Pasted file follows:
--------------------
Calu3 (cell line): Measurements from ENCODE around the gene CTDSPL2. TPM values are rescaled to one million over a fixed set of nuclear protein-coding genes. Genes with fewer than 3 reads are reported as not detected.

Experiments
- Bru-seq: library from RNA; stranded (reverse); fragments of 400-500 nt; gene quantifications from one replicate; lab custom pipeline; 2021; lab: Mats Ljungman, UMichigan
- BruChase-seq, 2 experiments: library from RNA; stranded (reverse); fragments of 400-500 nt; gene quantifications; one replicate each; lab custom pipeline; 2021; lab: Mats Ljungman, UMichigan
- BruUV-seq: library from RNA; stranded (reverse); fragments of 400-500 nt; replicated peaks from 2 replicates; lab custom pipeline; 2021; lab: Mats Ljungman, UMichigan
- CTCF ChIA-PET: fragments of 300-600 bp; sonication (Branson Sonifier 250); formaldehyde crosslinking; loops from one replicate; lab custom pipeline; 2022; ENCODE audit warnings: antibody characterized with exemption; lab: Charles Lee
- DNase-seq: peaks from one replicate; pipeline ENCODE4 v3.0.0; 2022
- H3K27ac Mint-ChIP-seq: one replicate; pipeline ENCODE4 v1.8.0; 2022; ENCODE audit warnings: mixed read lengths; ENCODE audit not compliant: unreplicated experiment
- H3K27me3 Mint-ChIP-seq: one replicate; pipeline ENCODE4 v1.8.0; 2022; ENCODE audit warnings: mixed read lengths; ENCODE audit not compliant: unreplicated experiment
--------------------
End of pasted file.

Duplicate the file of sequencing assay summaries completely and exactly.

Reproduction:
Calu3 (cell line): Measurements from ENCODE around the gene CTDSPL2. TPM values are rescaled to one million over a fixed set of nuclear protein-coding genes. Genes with fewer than 3 reads are reported as not detected.

Experiments
- Bru-seq: library from RNA; stranded (reverse); fragments of 400-500 nt; gene quantifications from one replicate; lab custom pipeline; 2021; lab: Mats Ljungman, UMichigan
- BruChase-seq, 2 experiments: library from RNA; stranded (reverse); fragments of 400-500 nt; gene quantifications; one replicate each; lab custom pipeline; 2021; lab: Mats Ljungman, UMichigan
- BruUV-seq: library from RNA; stranded (reverse); fragments of 400-500 nt; replicated peaks from 2 replicates; lab custom pipeline; 2021; lab: Mats Ljungman, UMichigan
- CTCF ChIA-PET: fragments of 300-600 bp; sonication (Branson Sonifier 250); formaldehyde crosslinking; loops from one replicate; lab custom pipeline; 2022; ENCODE audit warnings: antibody characterized with exemption; lab: Charles Lee
- DNase-seq: peaks from one replicate; pipeline ENCODE4 v3.0.0; 2022
- H3K27ac Mint-ChIP-seq: one replicate; pipeline ENCODE4 v1.8.0; 2022; ENCODE audit warnings: mixed read lengths; ENCODE audit not compliant: unreplicated experiment
- H3K27me3 Mint-ChIP-seq: one replicate; pipeline ENCODE4 v1.8.0; 2022; ENCODE audit warnings: mixed read lengths; ENCODE audit not compliant: unreplicated experiment